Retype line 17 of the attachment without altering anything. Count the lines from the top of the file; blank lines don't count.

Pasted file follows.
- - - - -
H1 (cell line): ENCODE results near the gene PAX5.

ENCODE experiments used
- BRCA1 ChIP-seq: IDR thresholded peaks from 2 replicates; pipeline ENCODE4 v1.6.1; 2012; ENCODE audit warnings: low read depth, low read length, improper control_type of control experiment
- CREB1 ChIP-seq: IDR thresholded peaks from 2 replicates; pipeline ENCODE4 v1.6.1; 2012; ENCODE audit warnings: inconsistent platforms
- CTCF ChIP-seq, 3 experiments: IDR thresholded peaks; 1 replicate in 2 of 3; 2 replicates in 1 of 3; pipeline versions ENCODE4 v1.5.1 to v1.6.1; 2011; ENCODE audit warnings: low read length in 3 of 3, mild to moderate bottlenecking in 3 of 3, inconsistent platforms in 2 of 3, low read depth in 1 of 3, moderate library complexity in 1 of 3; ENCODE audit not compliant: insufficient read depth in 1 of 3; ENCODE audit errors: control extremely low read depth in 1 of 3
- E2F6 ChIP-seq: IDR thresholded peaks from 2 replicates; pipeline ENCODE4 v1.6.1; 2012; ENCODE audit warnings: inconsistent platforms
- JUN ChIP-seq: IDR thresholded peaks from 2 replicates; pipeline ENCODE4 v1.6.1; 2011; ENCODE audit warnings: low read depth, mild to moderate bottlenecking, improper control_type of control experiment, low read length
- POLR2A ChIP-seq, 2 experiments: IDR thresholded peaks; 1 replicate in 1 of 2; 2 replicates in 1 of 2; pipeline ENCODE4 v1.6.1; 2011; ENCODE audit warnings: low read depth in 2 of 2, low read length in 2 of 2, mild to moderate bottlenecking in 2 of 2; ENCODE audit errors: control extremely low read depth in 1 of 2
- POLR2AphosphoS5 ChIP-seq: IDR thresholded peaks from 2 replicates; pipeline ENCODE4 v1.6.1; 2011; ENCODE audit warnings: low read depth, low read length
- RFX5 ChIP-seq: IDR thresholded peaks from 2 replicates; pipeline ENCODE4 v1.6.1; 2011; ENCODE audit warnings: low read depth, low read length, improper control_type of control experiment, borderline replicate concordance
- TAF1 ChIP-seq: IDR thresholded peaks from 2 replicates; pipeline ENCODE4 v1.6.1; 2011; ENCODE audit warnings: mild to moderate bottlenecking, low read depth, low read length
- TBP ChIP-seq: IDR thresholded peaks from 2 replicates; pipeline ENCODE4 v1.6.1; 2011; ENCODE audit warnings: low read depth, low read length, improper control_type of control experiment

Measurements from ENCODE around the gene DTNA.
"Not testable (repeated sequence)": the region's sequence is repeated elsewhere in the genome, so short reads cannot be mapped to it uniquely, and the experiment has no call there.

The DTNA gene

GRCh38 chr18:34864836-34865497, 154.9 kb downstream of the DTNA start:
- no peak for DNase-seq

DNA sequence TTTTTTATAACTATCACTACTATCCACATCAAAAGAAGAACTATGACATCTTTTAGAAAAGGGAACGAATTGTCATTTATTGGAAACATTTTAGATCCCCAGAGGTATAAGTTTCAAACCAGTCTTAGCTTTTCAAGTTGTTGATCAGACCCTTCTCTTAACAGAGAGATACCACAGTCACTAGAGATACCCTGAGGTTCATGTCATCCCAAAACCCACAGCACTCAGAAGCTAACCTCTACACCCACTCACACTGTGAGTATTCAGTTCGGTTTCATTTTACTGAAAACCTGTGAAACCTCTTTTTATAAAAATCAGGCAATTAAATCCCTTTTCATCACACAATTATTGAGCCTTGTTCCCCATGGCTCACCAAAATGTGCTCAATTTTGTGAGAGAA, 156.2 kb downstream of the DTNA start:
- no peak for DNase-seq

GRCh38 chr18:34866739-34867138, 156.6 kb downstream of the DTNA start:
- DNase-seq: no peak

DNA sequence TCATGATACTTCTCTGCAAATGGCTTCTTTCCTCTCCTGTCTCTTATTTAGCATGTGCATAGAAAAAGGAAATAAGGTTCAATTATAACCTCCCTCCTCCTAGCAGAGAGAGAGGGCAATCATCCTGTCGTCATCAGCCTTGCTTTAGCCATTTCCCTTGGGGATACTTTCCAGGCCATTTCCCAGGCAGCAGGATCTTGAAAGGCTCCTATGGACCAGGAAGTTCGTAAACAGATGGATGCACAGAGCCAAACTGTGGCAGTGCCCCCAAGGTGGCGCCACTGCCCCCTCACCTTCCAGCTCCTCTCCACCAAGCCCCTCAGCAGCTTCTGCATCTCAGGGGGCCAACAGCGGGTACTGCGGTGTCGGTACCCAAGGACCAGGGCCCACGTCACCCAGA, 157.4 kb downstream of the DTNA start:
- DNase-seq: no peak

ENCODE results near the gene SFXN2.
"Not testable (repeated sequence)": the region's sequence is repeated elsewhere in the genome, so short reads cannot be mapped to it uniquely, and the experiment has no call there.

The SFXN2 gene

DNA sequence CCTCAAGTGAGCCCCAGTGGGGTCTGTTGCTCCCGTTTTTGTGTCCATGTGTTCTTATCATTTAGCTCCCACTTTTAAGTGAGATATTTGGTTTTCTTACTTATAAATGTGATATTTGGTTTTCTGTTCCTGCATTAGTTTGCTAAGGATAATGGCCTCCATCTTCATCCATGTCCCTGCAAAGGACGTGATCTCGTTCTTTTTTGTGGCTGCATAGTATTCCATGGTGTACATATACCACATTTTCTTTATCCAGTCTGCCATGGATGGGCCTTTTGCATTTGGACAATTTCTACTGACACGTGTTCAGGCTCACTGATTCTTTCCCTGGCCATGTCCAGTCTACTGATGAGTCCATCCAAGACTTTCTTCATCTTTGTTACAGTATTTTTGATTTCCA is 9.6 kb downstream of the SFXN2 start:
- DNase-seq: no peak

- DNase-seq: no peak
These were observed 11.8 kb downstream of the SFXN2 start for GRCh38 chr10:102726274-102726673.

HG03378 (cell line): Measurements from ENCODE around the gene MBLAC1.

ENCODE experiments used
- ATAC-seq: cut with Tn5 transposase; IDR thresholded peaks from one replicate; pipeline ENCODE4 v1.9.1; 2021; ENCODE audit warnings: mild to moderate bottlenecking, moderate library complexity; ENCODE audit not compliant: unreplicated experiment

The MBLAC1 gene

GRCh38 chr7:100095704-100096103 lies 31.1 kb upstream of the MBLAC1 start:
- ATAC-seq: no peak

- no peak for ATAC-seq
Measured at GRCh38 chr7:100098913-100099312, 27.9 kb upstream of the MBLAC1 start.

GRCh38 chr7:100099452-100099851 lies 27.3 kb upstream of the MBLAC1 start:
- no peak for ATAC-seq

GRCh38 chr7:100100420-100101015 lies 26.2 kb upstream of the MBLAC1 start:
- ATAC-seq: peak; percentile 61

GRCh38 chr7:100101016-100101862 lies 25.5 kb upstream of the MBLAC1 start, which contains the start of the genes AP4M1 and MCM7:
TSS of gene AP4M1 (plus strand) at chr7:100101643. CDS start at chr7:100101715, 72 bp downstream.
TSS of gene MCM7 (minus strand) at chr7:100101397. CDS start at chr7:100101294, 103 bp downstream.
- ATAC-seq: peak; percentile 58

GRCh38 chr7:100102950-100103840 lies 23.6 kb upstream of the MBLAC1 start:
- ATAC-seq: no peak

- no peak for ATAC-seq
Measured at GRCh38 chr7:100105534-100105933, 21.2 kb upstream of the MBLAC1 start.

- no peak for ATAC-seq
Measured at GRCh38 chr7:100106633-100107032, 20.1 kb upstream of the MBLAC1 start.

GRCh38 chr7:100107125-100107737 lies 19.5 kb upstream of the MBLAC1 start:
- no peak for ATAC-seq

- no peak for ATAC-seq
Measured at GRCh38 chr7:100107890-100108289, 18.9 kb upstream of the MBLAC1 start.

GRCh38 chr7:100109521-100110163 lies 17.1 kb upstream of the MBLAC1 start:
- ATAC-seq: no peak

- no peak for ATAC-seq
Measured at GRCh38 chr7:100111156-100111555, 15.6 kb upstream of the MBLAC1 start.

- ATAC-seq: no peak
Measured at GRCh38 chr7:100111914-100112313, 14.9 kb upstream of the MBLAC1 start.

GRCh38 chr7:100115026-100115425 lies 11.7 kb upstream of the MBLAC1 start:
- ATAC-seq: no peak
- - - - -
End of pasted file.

- no peak for DNase-seq